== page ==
Heart disease tends to be less common in cats than dogs, but it still affects one out of every ten cats around the world. If heart disease goes untreated, it can lead to congestive heart failure.
Don't risk losing part of your family to an often treatable heart condition. If you have concerns, seek medical advice quickly. Our board-certified cat cardiologists are here to help.
Heart disease affects 15% of all cats and is difficult to detect. A cat with heart disease might have a heart murmur or rhythm problem that your veterinarian would hear. However, many cats have a silent disease that can only be found by a blood test — NT ProBNP. If it's late in the course of the disease, then a cat might show signs of disease — such as faster breathing, weakness, or hiding.
If your veterinarian finds a heart problem or your cat is showing signs of heart disease, it's best to talk with a board-certified cat cardiologist. CVCA Cardiac Care for Pets is one of the few veterinary practices with board-certified veterinary cardiologists on staff.
By far, the single most common heart problem that affects cats is hypertrophic cardiomyopathy or HCM. This is a genetic-based disease that causes the heart muscle to become too thick. When caught early, this disease can be treated to improve the quality and duration of life in affected cats.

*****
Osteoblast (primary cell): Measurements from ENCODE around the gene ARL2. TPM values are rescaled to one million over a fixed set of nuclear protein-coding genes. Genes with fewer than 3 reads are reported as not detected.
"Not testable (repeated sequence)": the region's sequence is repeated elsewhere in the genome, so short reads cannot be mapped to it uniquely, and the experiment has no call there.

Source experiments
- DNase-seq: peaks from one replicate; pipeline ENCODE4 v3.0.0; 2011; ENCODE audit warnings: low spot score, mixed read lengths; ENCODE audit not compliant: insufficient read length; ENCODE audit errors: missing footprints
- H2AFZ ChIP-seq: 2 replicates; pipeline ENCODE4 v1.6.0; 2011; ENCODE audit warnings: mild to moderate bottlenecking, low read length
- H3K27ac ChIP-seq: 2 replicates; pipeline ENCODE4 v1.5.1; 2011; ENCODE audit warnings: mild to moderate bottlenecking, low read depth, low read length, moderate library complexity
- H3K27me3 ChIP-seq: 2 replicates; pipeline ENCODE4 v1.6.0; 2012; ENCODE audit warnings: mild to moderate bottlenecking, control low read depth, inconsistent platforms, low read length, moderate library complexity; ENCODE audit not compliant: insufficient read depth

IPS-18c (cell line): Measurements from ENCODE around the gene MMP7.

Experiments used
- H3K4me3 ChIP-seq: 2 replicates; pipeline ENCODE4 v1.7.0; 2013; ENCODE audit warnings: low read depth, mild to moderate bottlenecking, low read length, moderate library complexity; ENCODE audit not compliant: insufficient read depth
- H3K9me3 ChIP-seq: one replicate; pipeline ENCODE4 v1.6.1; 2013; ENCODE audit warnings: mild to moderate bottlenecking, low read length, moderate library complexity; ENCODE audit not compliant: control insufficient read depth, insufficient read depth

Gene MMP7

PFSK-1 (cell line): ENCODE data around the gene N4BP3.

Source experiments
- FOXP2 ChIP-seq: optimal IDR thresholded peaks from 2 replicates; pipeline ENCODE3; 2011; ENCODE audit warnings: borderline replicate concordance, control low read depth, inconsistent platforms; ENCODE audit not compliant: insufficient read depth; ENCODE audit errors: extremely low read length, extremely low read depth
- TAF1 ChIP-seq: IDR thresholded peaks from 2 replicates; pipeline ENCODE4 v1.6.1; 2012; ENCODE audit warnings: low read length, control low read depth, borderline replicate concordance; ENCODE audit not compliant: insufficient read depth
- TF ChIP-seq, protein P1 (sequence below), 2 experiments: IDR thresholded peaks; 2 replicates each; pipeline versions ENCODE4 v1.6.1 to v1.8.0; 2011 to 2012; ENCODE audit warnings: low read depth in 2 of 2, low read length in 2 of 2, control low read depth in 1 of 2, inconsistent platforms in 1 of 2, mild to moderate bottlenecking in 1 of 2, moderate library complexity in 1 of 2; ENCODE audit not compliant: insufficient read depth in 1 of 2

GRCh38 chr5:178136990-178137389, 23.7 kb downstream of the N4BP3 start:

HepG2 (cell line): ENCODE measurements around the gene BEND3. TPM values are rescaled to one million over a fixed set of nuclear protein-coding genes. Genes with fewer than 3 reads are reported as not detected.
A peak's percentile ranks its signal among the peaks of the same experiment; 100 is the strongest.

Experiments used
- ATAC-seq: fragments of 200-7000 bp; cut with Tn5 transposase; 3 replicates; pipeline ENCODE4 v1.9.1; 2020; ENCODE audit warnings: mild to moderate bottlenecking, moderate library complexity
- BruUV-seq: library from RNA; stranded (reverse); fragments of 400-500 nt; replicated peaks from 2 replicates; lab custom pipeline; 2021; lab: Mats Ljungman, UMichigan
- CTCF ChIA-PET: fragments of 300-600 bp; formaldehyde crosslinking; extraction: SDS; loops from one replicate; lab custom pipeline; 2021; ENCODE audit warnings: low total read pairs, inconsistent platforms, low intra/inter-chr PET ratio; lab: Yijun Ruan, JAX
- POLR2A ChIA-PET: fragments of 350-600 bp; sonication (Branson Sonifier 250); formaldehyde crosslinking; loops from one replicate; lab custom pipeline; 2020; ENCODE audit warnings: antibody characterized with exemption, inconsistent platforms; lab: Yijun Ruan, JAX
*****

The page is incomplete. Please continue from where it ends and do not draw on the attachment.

If you have concerns about your cat and heart disease, it's best to reach out to a pet cardiologist near you to get a clear diagnosis and treatment plan. CVCA has several locations in Maryland, Kentucky, Texas, and Virginia. Give us a call, and we will set up one or all of the following:
In many cases, cats with heart problems do not show signs of disease. However, there are signs to look out for that include:
Heart disease in cats can rarely be cured but the good news is that it can be managed with medicine — in pill or liquid form. Most of the drugs used for cat heart disease are also used for people with similar conditions. Without treatment, HCM can lead to fluid in the lungs, sudden death or a blood clot.
Read about hypertrophic cardiomyopathy in cats and other cat heart diseases by clicking on the links below. If you have concerns about your cat, schedule an exam as soon as possible. Remember, early detection is the key to a longer life for your cat. Our board-certified veterinary cardiologists are just a phone call away.